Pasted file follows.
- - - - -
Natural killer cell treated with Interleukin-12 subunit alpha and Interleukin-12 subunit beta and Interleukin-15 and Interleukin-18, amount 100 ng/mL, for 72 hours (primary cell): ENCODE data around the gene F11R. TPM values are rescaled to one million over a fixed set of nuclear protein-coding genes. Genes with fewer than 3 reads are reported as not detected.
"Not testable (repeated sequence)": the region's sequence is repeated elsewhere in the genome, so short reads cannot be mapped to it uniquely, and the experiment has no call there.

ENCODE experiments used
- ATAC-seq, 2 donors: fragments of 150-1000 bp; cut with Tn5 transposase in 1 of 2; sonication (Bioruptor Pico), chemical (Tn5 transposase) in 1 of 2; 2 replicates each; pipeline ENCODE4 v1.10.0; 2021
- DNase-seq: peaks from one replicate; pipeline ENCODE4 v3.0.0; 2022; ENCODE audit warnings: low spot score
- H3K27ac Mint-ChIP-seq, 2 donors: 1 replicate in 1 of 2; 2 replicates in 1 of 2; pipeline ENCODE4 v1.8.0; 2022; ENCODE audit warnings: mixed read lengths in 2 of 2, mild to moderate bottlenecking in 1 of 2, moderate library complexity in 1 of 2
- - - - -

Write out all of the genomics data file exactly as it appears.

Natural killer cell treated with Interleukin-12 subunit alpha and Interleukin-12 subunit beta and Interleukin-15 and Interleukin-18, amount 100 ng/mL, for 72 hours (primary cell): ENCODE data around the gene F11R. TPM values are rescaled to one million over a fixed set of nuclear protein-coding genes. Genes with fewer than 3 reads are reported as not detected.
"Not testable (repeated sequence)": the region's sequence is repeated elsewhere in the genome, so short reads cannot be mapped to it uniquely, and the experiment has no call there.

ENCODE experiments used
- ATAC-seq, 2 donors: fragments of 150-1000 bp; cut with Tn5 transposase in 1 of 2; sonication (Bioruptor Pico), chemical (Tn5 transposase) in 1 of 2; 2 replicates each; pipeline ENCODE4 v1.10.0; 2021
- DNase-seq: peaks from one replicate; pipeline ENCODE4 v3.0.0; 2022; ENCODE audit warnings: low spot score
- H3K27ac Mint-ChIP-seq, 2 donors: 1 replicate in 1 of 2; 2 replicates in 1 of 2; pipeline ENCODE4 v1.8.0; 2022; ENCODE audit warnings: mixed read lengths in 2 of 2, mild to moderate bottlenecking in 1 of 2, moderate library complexity in 1 of 2